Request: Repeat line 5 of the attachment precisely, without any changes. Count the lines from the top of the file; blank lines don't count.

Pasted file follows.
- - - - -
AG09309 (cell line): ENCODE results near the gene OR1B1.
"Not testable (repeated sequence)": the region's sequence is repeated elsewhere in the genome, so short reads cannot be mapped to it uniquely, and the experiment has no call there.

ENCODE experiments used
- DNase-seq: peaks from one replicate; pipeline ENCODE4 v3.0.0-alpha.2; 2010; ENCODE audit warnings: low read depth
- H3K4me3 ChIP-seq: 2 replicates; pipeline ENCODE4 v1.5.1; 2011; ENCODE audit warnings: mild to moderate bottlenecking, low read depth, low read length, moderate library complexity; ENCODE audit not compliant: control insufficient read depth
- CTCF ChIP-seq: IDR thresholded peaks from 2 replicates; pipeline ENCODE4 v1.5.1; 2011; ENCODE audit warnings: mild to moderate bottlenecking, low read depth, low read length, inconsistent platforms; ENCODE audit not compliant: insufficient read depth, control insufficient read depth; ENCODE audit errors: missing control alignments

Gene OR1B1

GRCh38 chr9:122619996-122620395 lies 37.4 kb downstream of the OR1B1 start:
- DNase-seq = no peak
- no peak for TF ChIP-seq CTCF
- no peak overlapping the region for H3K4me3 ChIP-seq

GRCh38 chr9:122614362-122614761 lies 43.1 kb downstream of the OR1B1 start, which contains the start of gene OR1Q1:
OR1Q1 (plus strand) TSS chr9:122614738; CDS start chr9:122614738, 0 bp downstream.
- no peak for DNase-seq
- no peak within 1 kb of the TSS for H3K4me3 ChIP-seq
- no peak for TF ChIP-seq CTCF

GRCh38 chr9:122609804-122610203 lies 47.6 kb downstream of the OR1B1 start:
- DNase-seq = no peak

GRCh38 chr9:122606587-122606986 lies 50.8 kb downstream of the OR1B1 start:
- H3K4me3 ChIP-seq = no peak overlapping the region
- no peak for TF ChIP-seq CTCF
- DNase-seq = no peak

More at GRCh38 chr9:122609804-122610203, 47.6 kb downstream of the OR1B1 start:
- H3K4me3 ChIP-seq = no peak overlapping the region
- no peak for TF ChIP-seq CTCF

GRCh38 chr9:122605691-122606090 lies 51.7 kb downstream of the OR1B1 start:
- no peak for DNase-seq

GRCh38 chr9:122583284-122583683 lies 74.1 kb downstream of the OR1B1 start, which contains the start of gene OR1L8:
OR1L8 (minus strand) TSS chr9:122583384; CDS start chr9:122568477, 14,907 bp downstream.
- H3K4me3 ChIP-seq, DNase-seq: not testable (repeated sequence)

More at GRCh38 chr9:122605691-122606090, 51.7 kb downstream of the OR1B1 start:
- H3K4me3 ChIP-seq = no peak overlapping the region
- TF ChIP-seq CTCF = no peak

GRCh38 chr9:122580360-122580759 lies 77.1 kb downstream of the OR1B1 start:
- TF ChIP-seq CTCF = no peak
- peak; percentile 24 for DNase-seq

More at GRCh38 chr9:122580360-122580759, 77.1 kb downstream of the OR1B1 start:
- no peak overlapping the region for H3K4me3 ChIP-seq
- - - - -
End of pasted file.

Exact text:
- H3K4me3 ChIP-seq: 2 replicates; pipeline ENCODE4 v1.5.1; 2011; ENCODE audit warnings: mild to moderate bottlenecking, low read depth, low read length, moderate library complexity; ENCODE audit not compliant: control insufficient read depth